BYU McKay School’s Teresa Leavitt is chosen as a recipient of the Inspiring Learning Award for her influence as a mentor
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Teresa Leavitt

BYU McKay School’s Teresa Leavitt, PhD, is a recipient of this year’s Inspiring Learning Award from Brigham Young University. The student-nominated awards are sponsored by BYU’s Office of Careers and Experiential Learning in recognition of faculty and staff members’ dedication to student growth through active mentoring.

This year, 274 nominations were submitted for 190 mentors across BYU’s 11 colleges. A committee of 17 faculty members evaluated these student nominations, considering student statements about the impact their mentors have had on their future career and graduate school plans and their experiences at BYU.

Leavitt, a professor of elementary education, is BYU McKay School’s recipient of this year’s award. Leavitt received her bachelor’s from BYU, her master’s from the University of Phoenix, and her PhD from the University of Nevada.

In an interview with the BYU Experiential Learning and Internships committee, Leavitt shared that her goal as a teacher “is to help students be prepared with the knowledge, skills, and dispositions needed to be caring, competent teachers.” In this endeavor, Leavitt is guided by the inspired learning focuses in the McKay school—namely, “being intentional, nurturing, student- and gospel-centered, and impactful.”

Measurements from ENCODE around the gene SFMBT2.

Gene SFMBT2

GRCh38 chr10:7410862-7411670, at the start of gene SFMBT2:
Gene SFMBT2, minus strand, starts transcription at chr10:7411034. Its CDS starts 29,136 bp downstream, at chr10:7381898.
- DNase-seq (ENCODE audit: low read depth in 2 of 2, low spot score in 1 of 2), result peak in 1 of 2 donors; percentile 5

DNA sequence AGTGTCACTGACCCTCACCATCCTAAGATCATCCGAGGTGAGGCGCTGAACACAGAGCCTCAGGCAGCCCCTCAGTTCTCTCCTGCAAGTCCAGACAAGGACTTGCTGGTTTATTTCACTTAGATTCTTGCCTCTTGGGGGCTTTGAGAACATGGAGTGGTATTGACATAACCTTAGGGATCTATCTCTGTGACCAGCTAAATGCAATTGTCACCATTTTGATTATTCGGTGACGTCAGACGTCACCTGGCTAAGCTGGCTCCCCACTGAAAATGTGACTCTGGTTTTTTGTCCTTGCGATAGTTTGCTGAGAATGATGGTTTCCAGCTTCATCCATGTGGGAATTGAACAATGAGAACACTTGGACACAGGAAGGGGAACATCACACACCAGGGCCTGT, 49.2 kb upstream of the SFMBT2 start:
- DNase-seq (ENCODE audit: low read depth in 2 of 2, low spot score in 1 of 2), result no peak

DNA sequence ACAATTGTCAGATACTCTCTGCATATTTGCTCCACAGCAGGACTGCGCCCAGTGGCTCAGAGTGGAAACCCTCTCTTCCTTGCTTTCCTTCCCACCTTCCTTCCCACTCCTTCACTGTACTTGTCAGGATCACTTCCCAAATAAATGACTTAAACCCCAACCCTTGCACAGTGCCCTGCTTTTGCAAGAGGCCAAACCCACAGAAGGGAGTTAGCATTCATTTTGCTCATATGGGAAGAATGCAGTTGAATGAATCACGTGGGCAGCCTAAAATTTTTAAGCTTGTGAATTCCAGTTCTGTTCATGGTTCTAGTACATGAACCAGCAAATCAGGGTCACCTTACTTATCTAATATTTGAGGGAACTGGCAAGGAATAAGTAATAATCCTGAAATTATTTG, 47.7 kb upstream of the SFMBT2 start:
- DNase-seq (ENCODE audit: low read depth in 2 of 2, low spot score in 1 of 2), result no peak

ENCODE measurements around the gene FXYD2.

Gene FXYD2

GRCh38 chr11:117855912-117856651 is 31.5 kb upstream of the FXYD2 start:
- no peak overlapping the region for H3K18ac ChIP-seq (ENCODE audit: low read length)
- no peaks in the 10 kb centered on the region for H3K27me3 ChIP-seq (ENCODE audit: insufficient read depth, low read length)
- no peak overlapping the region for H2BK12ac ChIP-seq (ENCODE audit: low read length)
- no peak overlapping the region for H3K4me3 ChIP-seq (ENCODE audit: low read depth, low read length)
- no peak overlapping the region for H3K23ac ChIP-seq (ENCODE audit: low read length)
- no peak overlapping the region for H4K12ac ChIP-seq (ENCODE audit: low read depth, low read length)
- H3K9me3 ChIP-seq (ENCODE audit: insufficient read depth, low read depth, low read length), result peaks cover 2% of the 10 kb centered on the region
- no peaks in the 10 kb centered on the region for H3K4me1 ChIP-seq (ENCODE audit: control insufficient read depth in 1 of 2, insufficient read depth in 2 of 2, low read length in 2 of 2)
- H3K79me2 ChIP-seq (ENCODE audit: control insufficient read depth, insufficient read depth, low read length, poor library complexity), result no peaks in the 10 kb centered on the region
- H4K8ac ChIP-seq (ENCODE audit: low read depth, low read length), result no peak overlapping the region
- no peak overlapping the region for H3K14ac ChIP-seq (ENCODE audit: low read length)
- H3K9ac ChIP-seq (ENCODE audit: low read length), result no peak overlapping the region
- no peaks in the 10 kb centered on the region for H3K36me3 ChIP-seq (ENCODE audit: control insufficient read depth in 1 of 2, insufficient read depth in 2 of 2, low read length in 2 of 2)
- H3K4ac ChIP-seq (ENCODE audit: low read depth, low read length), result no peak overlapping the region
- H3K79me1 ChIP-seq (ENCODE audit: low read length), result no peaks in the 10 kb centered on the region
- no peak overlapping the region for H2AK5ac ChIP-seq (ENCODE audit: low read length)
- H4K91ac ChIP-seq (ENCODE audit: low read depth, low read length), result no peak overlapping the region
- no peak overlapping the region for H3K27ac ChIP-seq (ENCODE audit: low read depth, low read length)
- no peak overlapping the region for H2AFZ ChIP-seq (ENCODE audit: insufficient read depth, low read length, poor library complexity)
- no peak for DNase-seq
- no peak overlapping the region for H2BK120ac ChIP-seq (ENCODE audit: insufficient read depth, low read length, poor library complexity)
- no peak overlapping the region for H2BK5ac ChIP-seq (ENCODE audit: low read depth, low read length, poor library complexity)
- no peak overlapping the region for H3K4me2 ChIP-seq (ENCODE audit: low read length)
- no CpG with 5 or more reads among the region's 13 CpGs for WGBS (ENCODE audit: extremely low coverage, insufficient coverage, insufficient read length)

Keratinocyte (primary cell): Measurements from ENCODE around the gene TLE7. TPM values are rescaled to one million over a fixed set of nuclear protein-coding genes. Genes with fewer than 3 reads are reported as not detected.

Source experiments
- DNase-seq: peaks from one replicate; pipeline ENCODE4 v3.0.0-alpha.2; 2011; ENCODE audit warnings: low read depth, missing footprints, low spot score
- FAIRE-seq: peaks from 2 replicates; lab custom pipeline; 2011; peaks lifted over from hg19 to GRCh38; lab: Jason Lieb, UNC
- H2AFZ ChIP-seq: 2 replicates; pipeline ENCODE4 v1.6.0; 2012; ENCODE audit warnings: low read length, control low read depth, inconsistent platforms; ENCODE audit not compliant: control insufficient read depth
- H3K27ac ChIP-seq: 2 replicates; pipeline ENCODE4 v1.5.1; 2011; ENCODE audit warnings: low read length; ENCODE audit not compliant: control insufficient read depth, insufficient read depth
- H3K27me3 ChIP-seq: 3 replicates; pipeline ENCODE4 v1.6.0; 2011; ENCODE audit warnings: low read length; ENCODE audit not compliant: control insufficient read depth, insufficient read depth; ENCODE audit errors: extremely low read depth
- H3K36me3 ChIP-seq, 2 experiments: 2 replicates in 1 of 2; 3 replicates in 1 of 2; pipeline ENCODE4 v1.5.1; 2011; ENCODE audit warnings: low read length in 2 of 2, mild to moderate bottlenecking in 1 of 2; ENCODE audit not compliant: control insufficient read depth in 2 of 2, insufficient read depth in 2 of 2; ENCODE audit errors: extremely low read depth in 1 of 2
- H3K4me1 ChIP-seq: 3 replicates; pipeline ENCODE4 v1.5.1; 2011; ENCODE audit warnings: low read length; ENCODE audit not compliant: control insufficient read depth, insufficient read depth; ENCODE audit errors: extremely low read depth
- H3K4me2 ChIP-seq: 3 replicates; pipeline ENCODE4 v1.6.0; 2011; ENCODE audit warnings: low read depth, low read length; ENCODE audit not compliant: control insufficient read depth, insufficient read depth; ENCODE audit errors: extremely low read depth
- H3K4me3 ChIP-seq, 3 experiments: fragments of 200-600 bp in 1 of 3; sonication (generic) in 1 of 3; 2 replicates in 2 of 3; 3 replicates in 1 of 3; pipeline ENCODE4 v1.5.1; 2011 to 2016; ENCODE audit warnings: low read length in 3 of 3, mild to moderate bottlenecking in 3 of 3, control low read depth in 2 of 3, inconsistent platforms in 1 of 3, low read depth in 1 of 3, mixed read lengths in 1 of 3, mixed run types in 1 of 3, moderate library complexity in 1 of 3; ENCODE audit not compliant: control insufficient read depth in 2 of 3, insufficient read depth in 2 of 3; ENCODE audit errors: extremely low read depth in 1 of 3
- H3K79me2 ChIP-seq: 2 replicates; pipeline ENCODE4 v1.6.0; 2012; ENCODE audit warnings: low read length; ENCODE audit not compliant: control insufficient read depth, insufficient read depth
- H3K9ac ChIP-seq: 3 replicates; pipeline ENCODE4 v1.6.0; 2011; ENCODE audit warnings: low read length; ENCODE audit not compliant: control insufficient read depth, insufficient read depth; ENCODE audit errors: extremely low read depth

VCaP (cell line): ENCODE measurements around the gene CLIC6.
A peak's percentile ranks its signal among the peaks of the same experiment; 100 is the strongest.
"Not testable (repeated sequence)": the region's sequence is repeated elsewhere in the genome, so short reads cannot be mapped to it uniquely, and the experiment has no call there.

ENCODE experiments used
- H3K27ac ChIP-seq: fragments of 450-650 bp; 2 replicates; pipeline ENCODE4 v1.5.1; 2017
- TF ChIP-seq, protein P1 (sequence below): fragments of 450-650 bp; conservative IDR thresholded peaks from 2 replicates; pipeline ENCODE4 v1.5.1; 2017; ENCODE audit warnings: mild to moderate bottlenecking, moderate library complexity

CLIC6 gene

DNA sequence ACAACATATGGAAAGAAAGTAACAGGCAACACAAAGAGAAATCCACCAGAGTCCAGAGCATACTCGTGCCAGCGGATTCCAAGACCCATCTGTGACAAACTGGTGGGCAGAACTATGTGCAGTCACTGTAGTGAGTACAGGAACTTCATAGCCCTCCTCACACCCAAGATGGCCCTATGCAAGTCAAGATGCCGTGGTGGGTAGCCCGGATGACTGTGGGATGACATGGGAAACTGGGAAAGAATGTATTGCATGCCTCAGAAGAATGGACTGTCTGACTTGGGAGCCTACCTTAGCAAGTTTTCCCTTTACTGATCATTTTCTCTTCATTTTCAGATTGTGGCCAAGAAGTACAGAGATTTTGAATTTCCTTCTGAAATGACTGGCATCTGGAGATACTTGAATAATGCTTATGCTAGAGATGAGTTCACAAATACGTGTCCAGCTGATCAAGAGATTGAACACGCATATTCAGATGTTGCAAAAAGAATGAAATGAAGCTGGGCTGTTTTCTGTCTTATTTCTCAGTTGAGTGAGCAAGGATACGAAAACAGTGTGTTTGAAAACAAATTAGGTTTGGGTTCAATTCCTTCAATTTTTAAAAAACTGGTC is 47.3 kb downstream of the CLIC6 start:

For Leavitt, providing authentic learning experiences makes all the difference when mentoring students. “[I try] to assist them individually and collectively in ways that will help them be successful throughout the program and in the classroom. . . . I involve students in authentic experiential learning starting from early campus assignments . . . all the way through their culminating field experience where they are teaching in the classroom.”

However, while the idea of providing authentic learning experiences may seem daunting to some, Leavitt advises, “We can achieve experiential and inspiring learning through experiences that may seem ‘small and simple’ but that actually have a high impact on students’ future success. Identifying the ‘nuts and bolts’ students encounter when the rubber hits the road, then designing experiential learning opportunities to set them up for later success is what this is all about.”

Writer: Livy Andrus (adapted from program for the Inspiring Learning Awards Ceremony)

Contact: Cindy Glad